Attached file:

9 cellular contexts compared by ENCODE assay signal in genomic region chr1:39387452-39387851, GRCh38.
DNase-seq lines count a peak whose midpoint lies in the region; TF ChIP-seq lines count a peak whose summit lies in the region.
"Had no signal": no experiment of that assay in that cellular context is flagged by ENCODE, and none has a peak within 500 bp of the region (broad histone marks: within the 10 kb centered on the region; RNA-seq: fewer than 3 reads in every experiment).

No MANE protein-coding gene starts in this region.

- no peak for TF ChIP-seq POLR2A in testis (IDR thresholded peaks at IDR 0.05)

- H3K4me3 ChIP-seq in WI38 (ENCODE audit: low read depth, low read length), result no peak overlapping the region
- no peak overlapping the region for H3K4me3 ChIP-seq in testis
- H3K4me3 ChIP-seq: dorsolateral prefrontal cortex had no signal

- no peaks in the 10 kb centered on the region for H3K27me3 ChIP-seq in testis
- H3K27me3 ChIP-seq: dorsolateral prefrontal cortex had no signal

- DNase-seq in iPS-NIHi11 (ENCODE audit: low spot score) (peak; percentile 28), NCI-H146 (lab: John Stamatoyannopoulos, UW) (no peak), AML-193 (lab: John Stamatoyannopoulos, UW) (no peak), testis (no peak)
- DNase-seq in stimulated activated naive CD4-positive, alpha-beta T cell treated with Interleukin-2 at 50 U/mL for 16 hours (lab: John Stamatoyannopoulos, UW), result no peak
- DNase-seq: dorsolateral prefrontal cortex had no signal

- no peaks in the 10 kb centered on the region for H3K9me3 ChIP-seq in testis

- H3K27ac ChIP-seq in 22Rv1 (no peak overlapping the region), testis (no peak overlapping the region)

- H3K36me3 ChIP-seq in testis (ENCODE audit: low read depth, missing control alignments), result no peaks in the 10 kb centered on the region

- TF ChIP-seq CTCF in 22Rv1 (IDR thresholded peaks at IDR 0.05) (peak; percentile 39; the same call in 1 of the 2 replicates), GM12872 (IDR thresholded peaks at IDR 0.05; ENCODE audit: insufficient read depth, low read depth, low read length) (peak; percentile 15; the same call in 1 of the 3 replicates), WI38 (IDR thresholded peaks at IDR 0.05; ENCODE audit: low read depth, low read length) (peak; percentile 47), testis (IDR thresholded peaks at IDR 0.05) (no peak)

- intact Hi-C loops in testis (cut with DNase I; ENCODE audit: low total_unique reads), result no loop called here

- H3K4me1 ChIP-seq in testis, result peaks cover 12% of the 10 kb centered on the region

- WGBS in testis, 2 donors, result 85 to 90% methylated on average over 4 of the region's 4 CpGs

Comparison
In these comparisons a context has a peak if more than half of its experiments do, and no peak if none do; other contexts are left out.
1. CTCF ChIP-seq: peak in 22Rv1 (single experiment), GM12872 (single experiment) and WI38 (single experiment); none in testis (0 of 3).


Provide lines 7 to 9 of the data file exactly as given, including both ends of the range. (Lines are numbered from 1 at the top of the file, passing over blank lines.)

- no peak overlapping the region for H3K4me3 ChIP-seq in testis
- H3K4me3 ChIP-seq: dorsolateral prefrontal cortex had no signal

- no peaks in the 10 kb centered on the region for H3K27me3 ChIP-seq in testis